A: I never ever used that word to specifically describe my suggested solution. If memory serves it was labelled as such in forum discussions and the tag just stuck. But since you have given me the platform to clarify my position. I will reiterate my main point. Basically I have always perceived very real limits to natives having any credible incentives to jump on the baby train if they remain in Singapore – one reason is because wages are stagnating and will continue to do so for the foreseeable future and the cost of living is ratcheting up year by year. So what you have is an acute imbalance between aspirations and what’s possible. The tragedy is most natives genuinely want to have kids. Most simply can’t afford too in super expensive Singapore thru no fault of their own as I mentioned space and opportunities is the primary root causes.

The idea of space or what many of my detractors label as lebensraum goes beyond the idea of physical space. Space if you think about it encapsulates really a broader paradigm. It’s really an attitude. Play around with this idea, if I gave you just three hundred square foot to play around. Maybe you would start a nick nack shop selling cigarettes, snacks and newspaper or dabble with the idea of a mee pok stall. If I increase it to maybe eight hundred square feet, we are talking about a cafe, bistro or maybe a shop retailing stuff. If on the other hand I kick the door down and give you two hundred hectares. That’s really another ball game. You would be talking about mining, commercial farming and maybe a whole community complete with schools, provision shops and even a town hall. So to me the idea of space and opportunity is really one of the same reality. You could just as well use either term to denote the same thing and that might also supply an explanation why most Singaporean enterprises seem to be pretty much run of the mill. Everyone wants to open up a cup cake shop or a boutique cafe where they sell basically the same stuff as the next entrepreneur next door. That brings me back to my original supposition concerning how space or the perception of it can actually transform one’s attitude towards the scope of possibilities. And with the idea of space naturally opportunity enters the discussion – where I envision Singaporeans relocating to countries with a lower index of cost of living and most importantly a higher opportunity for increased earning capacity to offset this perennial constraint in space and opportunities in Singapore.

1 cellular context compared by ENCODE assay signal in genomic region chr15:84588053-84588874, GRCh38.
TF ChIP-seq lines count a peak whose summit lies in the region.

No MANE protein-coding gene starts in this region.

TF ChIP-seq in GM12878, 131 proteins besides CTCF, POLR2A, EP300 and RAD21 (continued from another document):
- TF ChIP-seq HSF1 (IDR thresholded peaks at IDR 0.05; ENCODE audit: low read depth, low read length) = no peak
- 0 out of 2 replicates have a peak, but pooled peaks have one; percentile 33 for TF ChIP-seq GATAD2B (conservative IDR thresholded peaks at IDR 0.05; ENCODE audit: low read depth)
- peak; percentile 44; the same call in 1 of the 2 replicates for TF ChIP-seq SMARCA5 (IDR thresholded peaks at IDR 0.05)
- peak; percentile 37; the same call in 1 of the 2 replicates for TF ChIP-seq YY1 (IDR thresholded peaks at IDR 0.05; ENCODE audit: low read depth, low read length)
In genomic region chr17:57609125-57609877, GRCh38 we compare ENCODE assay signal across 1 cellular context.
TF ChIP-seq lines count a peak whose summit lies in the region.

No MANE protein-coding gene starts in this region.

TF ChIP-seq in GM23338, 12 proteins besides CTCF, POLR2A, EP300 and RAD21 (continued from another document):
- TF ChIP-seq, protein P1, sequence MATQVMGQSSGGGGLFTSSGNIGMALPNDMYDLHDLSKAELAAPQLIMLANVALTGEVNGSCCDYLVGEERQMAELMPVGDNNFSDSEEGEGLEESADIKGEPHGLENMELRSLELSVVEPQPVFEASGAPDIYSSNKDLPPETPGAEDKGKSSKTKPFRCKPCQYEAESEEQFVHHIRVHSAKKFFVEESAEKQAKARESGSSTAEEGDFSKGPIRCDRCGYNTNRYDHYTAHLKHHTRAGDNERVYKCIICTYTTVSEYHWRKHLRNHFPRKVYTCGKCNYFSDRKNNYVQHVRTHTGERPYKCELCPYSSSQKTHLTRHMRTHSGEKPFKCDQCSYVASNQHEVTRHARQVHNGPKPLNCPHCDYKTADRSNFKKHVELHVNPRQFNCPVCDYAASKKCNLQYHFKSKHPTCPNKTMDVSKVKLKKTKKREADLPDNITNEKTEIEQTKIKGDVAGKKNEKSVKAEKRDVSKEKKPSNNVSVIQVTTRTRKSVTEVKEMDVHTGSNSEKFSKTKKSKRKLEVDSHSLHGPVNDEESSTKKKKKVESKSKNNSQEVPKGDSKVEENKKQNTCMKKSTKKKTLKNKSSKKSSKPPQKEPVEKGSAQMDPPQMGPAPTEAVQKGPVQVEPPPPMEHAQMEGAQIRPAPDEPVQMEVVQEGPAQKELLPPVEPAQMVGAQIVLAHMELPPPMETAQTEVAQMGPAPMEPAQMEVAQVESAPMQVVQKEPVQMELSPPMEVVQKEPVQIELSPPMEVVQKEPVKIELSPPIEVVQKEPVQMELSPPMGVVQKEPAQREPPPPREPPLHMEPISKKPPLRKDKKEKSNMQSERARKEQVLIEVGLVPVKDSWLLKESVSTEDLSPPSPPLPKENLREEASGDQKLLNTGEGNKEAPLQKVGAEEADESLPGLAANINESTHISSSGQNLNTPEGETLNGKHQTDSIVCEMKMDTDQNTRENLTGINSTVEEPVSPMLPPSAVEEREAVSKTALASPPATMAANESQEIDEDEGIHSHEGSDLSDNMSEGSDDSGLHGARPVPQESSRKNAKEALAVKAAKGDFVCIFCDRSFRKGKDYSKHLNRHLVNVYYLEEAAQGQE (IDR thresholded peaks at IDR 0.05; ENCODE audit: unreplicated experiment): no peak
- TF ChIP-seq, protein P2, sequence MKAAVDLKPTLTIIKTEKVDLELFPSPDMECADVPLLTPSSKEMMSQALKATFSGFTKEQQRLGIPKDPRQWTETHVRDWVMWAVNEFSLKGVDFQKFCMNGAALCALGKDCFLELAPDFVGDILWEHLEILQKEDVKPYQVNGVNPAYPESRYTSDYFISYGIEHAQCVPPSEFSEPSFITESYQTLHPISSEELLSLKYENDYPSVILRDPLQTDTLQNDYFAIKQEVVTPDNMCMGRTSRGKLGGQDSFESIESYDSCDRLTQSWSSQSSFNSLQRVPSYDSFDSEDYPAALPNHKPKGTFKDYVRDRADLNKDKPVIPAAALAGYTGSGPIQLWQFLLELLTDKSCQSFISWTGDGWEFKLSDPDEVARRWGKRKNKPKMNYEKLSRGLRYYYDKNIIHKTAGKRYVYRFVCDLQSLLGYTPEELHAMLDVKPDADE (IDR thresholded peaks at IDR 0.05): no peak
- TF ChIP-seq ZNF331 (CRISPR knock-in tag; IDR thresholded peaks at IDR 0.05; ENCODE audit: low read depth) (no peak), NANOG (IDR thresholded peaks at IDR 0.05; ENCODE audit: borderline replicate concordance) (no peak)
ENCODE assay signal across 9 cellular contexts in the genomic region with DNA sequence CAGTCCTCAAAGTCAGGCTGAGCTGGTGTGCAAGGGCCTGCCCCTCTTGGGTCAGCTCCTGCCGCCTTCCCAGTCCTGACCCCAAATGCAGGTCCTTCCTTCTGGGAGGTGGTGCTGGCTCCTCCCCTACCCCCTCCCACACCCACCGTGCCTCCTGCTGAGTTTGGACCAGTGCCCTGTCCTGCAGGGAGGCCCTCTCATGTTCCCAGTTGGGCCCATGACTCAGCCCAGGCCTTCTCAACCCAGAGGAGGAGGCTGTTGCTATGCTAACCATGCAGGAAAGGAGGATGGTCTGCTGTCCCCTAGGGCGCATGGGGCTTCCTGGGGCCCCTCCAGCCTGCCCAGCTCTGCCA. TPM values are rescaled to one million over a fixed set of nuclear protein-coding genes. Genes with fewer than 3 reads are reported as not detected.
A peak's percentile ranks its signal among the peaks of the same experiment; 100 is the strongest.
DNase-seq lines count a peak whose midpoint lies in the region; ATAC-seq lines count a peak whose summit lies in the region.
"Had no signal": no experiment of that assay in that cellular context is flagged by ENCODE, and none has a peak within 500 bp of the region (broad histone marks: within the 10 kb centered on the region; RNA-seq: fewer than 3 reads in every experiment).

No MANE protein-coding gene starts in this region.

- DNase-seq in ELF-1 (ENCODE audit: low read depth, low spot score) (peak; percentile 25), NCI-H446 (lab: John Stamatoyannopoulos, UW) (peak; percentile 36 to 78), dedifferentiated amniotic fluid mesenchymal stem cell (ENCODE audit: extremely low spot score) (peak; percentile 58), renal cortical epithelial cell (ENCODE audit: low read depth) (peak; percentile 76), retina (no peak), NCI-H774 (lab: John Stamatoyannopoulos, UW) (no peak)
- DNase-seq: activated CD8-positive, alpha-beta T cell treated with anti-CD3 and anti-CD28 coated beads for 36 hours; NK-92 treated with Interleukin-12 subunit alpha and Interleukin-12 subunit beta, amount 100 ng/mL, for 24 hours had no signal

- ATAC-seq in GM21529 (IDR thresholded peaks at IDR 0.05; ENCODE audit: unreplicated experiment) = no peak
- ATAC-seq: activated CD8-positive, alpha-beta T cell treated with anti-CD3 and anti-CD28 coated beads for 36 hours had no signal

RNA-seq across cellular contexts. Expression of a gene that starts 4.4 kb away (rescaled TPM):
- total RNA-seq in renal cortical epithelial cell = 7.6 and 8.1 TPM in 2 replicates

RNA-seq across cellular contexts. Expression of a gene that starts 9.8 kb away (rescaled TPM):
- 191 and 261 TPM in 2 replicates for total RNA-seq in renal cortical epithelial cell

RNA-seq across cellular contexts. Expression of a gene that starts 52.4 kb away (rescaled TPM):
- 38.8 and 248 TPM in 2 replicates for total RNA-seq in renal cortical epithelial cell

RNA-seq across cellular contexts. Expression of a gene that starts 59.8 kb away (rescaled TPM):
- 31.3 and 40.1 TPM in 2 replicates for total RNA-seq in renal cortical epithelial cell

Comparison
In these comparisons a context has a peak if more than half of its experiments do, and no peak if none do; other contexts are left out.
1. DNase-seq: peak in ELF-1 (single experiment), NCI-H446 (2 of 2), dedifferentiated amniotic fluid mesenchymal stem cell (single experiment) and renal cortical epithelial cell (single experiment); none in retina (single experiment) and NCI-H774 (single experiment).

Q: Even you cannot deny there is an imperialistic tone to your strategy that harks back to Nazism?

A: I categorically object to this line of questioning. I will be lodging a protest to the Guilds and the Confederation concerning this matter.

I apologize but this conversation is over.

(Interview continuation)

Q: Allow me to quote word for word what you once wrote in Ekunaba concerning this subject of space and opportunity as the keystone of your suggested solution to improve the birthrates.

‘During it’s zenith, the British Empire covered an area of 4 million square miles. To my understanding this miraculous feat of empire building cannot be mere coincidence – circa 1850 – 1900.

This was also the period when the British were most productive in chid rearing. Historians have often suggested the motivation behind Britons having more children becomes more apparent when one considers this period coincided with the advent of the industrial revolution. A period of relative economic stability and prosperity – others have forwarded the notion, the age of the machine spurred ship construction and modern armaments to expedite conquest.